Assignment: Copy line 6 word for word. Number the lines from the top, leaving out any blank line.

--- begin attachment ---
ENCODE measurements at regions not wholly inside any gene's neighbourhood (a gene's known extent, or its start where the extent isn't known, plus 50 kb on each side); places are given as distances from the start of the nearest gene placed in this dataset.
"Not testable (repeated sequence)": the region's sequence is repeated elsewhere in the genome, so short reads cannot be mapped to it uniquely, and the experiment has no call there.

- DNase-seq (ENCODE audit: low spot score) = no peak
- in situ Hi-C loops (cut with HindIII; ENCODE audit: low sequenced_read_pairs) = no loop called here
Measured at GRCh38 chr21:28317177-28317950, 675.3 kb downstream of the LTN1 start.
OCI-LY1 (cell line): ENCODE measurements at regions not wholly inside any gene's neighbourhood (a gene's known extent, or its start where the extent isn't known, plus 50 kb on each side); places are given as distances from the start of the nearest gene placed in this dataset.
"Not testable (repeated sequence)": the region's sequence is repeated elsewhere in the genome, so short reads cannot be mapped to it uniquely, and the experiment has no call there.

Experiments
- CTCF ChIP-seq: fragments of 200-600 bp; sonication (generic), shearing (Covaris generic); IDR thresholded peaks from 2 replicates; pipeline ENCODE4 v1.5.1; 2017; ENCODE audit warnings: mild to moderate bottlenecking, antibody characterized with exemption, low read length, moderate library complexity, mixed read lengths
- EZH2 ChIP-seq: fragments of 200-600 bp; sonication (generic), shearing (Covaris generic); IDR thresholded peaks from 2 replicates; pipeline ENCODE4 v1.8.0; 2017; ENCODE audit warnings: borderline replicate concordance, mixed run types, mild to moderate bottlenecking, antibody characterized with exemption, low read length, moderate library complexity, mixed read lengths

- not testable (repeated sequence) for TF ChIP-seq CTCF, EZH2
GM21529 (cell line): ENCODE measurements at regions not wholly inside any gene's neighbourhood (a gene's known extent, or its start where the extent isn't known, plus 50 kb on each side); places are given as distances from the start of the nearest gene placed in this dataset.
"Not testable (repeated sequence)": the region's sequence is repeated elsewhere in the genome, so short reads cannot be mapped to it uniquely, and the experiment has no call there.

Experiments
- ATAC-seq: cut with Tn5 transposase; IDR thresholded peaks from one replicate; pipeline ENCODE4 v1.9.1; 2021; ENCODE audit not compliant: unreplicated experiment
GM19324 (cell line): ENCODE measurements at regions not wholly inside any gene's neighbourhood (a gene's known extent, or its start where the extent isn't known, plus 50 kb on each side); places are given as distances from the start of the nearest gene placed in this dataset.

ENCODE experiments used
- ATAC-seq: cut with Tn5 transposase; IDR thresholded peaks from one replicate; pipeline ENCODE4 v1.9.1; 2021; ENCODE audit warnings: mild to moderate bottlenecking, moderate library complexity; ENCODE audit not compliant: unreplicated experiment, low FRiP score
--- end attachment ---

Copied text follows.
OCI-LY1 (cell line): ENCODE measurements at regions not wholly inside any gene's neighbourhood (a gene's known extent, or its start where the extent isn't known, plus 50 kb on each side); places are given as distances from the start of the nearest gene placed in this dataset.